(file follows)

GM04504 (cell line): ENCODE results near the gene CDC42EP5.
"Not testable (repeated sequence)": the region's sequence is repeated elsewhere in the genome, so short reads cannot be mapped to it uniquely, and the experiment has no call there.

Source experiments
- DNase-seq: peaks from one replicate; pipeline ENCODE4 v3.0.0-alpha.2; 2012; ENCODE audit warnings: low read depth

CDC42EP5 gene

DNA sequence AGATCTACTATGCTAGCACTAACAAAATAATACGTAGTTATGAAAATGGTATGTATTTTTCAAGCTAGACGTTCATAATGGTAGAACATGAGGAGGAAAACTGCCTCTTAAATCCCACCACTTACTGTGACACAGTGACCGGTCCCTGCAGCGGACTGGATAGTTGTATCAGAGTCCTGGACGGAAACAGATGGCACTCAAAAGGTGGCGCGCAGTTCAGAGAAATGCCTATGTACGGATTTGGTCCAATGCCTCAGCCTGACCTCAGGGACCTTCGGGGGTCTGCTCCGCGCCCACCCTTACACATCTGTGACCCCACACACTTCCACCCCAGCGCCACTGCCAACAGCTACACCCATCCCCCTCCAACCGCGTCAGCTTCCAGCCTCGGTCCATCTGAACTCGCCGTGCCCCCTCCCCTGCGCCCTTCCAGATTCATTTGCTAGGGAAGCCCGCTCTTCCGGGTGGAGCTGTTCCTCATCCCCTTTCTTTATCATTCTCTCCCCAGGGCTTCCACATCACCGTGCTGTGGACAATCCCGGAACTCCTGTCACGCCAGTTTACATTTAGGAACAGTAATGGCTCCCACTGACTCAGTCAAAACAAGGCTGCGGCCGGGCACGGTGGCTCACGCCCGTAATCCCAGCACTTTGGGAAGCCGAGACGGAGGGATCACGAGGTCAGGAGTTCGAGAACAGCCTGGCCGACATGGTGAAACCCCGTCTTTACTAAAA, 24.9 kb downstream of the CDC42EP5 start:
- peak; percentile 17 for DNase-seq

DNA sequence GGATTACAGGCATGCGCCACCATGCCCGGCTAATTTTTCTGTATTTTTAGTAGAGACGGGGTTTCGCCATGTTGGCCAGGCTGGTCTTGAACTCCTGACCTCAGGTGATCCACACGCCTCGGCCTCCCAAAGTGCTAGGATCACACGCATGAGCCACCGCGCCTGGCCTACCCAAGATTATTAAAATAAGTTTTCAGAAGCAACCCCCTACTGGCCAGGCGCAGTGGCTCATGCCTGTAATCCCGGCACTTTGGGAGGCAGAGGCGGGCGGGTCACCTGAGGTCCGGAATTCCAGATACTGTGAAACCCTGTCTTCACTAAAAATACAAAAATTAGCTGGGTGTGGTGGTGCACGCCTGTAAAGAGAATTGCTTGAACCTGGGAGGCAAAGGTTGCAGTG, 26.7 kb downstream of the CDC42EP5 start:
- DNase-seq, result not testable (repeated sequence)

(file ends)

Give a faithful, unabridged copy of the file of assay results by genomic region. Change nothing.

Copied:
GM04504 (cell line): ENCODE results near the gene CDC42EP5.
"Not testable (repeated sequence)": the region's sequence is repeated elsewhere in the genome, so short reads cannot be mapped to it uniquely, and the experiment has no call there.

Source experiments
- DNase-seq: peaks from one replicate; pipeline ENCODE4 v3.0.0-alpha.2; 2012; ENCODE audit warnings: low read depth

CDC42EP5 gene

DNA sequence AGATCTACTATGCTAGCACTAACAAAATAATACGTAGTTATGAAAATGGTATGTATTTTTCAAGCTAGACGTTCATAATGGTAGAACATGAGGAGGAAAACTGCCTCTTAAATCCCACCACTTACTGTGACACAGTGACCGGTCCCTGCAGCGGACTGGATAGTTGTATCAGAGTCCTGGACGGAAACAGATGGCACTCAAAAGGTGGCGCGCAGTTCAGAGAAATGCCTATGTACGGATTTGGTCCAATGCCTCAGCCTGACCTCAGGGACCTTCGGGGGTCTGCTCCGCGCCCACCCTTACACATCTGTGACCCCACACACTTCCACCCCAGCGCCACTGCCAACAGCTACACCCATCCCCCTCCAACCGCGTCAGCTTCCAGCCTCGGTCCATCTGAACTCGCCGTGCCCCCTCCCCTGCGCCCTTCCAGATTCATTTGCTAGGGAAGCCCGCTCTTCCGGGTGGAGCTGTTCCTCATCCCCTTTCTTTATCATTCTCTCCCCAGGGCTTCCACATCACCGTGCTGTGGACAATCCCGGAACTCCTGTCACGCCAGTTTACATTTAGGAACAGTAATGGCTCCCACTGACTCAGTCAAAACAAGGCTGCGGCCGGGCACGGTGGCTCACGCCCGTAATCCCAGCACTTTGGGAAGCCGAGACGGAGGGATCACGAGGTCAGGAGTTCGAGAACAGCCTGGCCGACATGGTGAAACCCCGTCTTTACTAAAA, 24.9 kb downstream of the CDC42EP5 start:
- peak; percentile 17 for DNase-seq

DNA sequence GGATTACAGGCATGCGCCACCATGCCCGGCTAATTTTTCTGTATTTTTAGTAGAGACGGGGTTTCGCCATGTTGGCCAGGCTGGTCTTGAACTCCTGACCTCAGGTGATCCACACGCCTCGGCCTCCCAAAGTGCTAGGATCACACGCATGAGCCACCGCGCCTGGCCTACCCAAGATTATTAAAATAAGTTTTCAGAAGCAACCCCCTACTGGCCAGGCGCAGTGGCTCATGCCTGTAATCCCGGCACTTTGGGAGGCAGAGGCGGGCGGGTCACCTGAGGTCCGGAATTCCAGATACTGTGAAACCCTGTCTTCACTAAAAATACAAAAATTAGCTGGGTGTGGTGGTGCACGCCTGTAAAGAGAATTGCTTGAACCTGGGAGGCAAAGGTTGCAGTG, 26.7 kb downstream of the CDC42EP5 start:
- DNase-seq, result not testable (repeated sequence)